A basic tenant of open-source software security has long been the idea that since the code is open, anyone can look inside to see if there is something that shouldn't be there.
The city of Ede, the Netherlands, currently has an annual total ICT budget of six million euros. According to the Dutch Berenschot benchmark for municipal ICT costs, that is 24 percent less than other municipalities of comparable size are spending. Drilling down shows that most of this reduction can be explained by Ede's extremely low spend on software licenses: only 56 euros per full-time equivalent employee (FTE) instead of 731 euros. That's a very impressive 92 percent less than average. Such a large reduction was achieved by moving from proprietary to open source software.
It is known that Samsung has been working on Tizen-based smartphones since a long time now, but we have not seen any device emerge from that project yet. We might see the first Tizen smartphone launch at MWC this year. However before the official launch, a Korean website has already managed to publish an alleged picture of the Tizen-based Samsung ZEQ 9000 smartphone.
Among the latter group is ForgeRock, an open-source identity and access management company, which was founded in 2010 with very little seed capital. The founders were all part of Sun's extended community and they decided to focus on Sun's identity and access management products. One of the four co-founders of Sun, Scott McNealy, is also involved in ForgeRock.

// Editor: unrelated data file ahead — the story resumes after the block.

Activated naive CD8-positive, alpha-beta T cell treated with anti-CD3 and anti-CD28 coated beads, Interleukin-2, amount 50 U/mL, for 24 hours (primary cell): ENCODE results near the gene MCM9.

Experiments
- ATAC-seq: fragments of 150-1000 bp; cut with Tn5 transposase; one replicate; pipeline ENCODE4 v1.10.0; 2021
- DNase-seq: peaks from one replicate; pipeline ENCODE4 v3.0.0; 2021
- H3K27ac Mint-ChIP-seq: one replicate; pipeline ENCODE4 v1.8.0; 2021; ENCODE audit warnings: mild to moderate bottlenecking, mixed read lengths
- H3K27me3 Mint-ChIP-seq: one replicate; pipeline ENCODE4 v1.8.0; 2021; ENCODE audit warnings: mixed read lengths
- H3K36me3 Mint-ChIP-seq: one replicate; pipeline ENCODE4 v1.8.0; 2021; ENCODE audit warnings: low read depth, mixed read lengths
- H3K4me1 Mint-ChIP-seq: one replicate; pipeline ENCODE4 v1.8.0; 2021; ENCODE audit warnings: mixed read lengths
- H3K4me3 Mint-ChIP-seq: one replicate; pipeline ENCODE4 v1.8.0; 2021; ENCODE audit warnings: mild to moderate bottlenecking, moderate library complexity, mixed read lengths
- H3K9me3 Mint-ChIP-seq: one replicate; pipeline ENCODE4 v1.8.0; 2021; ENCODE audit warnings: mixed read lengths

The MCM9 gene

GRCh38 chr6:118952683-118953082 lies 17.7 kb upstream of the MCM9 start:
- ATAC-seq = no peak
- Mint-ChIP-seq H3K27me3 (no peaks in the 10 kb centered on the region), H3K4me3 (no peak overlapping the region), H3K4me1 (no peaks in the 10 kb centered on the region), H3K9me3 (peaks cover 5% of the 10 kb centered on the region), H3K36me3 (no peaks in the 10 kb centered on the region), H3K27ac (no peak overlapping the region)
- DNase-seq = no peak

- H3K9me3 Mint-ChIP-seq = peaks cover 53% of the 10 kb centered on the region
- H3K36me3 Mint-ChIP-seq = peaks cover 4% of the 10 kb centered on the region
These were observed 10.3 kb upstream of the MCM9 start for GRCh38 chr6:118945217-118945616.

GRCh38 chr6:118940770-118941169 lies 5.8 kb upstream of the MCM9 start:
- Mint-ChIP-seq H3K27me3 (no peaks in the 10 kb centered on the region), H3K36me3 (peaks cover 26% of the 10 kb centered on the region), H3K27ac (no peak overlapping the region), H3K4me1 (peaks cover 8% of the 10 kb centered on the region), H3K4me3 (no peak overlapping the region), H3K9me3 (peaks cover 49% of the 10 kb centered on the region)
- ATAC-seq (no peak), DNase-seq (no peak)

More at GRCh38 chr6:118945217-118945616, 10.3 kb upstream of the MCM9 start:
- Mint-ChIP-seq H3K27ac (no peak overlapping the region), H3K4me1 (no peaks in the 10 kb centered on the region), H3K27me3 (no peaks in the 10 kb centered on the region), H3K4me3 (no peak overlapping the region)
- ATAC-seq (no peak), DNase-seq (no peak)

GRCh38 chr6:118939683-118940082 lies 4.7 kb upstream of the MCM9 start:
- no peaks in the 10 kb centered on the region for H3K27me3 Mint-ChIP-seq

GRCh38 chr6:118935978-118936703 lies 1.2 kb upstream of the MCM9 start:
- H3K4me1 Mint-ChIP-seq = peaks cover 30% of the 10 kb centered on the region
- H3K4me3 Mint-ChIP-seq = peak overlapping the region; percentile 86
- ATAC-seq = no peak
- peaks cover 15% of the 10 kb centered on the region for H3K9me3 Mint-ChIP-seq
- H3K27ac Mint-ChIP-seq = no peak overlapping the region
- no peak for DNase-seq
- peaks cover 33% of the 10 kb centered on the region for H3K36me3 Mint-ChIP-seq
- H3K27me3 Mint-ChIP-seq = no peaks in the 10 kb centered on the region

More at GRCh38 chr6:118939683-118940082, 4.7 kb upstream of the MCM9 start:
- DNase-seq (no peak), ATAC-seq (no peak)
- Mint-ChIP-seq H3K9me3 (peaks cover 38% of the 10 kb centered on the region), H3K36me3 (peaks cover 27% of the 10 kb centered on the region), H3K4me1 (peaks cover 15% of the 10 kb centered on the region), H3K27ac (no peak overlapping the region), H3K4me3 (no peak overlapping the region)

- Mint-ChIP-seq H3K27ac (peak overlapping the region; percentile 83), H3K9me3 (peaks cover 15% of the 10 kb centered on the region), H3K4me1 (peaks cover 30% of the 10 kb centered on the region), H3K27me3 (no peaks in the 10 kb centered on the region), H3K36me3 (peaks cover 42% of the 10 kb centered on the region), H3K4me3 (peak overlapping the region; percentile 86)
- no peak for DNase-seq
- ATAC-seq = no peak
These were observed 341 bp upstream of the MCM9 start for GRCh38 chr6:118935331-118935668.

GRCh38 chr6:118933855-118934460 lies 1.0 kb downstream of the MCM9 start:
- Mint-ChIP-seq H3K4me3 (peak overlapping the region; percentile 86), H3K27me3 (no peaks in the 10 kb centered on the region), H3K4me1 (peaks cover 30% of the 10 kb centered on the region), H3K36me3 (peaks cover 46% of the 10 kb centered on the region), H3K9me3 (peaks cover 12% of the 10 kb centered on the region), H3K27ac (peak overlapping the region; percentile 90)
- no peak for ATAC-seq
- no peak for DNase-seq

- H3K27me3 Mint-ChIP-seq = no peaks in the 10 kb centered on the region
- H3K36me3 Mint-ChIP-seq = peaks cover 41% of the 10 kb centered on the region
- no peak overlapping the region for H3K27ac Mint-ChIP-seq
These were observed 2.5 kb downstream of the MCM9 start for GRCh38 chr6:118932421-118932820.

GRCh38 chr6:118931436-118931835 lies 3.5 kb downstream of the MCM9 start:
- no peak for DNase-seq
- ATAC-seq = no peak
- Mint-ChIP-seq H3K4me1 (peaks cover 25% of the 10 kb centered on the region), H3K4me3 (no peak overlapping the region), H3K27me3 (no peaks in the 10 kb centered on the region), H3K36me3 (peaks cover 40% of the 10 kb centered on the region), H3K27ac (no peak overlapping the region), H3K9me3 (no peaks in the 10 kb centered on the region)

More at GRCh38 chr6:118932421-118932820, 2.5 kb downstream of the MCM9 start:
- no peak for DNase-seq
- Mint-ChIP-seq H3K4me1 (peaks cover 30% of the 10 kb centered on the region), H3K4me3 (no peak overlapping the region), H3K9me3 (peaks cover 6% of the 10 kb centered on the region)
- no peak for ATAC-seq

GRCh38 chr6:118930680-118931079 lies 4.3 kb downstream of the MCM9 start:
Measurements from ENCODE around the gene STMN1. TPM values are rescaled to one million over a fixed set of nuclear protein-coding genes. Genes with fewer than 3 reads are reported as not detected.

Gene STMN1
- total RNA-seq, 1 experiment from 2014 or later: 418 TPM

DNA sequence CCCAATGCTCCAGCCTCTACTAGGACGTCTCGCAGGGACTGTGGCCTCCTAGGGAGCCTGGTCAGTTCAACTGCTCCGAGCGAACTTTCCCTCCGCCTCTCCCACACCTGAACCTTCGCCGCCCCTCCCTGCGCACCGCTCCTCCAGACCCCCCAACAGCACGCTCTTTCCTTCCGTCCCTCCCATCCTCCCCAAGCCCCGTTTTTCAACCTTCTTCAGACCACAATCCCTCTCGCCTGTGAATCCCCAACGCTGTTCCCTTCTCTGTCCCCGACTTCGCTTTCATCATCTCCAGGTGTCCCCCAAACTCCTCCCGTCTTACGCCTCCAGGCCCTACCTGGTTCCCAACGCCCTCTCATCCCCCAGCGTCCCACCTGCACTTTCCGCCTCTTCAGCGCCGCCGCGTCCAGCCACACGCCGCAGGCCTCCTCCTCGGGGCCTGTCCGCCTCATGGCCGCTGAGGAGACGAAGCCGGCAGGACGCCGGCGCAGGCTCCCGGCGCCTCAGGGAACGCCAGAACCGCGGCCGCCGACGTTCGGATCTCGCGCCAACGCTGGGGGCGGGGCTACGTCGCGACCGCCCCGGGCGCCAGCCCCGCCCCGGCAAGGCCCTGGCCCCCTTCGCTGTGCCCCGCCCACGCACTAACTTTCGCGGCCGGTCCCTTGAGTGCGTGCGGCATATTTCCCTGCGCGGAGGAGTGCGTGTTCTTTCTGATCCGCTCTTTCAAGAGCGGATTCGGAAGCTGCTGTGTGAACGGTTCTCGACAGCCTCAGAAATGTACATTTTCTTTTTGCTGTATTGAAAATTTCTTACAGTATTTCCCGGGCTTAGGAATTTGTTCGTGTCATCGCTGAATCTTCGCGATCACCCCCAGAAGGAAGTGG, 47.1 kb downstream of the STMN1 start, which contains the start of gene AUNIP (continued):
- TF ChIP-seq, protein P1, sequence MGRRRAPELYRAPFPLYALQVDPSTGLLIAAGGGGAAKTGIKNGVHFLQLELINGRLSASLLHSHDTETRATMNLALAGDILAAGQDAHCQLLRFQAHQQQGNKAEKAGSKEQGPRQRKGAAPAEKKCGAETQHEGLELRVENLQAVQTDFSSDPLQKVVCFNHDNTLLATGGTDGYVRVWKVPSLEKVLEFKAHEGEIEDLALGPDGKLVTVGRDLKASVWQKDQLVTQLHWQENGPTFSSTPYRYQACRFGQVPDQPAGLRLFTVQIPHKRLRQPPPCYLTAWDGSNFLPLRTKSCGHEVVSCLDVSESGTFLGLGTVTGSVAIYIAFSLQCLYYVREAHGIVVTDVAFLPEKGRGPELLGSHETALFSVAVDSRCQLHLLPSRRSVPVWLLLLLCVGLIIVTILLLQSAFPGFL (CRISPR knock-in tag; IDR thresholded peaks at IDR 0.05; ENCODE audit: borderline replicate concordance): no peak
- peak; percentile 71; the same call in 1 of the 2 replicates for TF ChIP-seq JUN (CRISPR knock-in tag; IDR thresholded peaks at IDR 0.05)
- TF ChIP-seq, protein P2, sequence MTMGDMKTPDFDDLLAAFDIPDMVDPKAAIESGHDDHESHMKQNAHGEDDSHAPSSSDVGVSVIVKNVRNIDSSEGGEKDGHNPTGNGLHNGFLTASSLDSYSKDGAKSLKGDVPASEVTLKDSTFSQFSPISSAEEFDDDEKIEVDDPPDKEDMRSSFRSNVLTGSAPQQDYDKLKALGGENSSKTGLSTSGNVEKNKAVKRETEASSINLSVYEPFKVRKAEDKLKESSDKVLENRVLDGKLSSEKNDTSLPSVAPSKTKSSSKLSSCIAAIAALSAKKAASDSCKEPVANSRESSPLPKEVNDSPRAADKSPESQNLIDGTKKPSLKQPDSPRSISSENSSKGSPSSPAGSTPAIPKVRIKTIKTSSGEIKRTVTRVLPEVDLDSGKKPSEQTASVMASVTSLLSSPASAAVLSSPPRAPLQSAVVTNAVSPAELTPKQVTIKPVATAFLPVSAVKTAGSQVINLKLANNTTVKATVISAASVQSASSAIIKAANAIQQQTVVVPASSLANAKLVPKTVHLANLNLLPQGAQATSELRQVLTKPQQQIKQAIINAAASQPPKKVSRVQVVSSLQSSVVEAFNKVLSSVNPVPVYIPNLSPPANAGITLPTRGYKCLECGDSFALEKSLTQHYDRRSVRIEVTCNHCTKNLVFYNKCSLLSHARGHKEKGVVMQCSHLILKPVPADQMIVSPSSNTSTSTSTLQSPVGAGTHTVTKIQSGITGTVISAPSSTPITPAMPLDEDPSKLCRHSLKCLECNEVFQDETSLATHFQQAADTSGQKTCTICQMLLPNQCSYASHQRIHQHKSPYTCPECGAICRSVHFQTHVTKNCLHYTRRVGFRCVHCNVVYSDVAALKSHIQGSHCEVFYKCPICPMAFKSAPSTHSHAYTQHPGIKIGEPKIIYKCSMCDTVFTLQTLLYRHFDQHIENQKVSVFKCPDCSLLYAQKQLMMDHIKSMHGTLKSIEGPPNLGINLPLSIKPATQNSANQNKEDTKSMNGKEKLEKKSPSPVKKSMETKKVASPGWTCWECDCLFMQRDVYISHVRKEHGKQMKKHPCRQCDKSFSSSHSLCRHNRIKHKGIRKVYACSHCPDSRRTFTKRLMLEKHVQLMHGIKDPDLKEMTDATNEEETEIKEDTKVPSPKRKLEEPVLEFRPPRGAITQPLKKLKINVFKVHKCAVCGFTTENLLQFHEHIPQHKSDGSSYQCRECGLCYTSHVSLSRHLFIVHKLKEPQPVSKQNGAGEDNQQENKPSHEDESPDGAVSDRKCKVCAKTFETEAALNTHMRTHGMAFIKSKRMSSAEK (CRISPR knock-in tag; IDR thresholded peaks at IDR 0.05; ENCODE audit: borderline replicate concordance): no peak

municipalities in Finland that have switched their schools to Linux and other open source solutions are saving millions of euro, says Jouni Lintu, CIO of Opinsys. "Typically, our centrally managed open source computers are at least 40 percent cheaper than the proprietary alternative. The total savings could be 10 million.
Jono Bacon, Community Manager for Ubuntu
I believe that communities shine the spotlight on one of the most beautiful attributes of human beings; sharing. When people collaborate together they have the opportunity to create things bigger and more empowering than any individual could accomplish.
While the output of this work is often elegant in its simplicity, the mechanics of bringing a disparate set of minds and motivations together to create something of elegant simplicity is complex.
I find the challenge of converting complexity into simplicity invigorating, and when the output of that work to benefits real people, it seals the deal for me that community management is what I want to dedicate my life to.
Catherine Dumas is a PhD student in the College of Computing and Information (CCI) at the University at Albany at the State University of New York (SUNY). She teaches two undergraduate courses, one in the Computer Science department and one in the Informatics Department.
Just a few years ago, the words “open source” and “hardware” were never mentioned in the same sentence. Instead, the focus was on open source software running on top of closed, proprietary hardware solutions.
Hardware suppliers were inwardly focused on creating proprietary, “converged” infrastructure to protect their existing businesses, instead of working with the community to develop new solutions.